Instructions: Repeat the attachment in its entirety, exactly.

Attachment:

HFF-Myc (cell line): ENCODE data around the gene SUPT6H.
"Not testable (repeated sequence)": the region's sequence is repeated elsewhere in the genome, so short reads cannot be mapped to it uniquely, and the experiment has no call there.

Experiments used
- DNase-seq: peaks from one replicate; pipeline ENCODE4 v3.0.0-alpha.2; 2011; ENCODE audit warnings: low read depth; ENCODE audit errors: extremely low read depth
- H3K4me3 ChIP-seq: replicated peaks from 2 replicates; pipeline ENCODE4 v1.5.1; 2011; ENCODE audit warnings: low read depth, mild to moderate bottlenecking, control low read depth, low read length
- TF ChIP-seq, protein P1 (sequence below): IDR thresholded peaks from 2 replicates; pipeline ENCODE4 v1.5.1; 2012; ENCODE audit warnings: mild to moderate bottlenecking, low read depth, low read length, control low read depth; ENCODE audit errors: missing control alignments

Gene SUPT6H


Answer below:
HFF-Myc (cell line): ENCODE data around the gene SUPT6H.
"Not testable (repeated sequence)": the region's sequence is repeated elsewhere in the genome, so short reads cannot be mapped to it uniquely, and the experiment has no call there.

Experiments used
- DNase-seq: peaks from one replicate; pipeline ENCODE4 v3.0.0-alpha.2; 2011; ENCODE audit warnings: low read depth; ENCODE audit errors: extremely low read depth
- H3K4me3 ChIP-seq: replicated peaks from 2 replicates; pipeline ENCODE4 v1.5.1; 2011; ENCODE audit warnings: low read depth, mild to moderate bottlenecking, control low read depth, low read length
- TF ChIP-seq, protein P1 (sequence below): IDR thresholded peaks from 2 replicates; pipeline ENCODE4 v1.5.1; 2012; ENCODE audit warnings: mild to moderate bottlenecking, low read depth, low read length, control low read depth; ENCODE audit errors: missing control alignments

Gene SUPT6H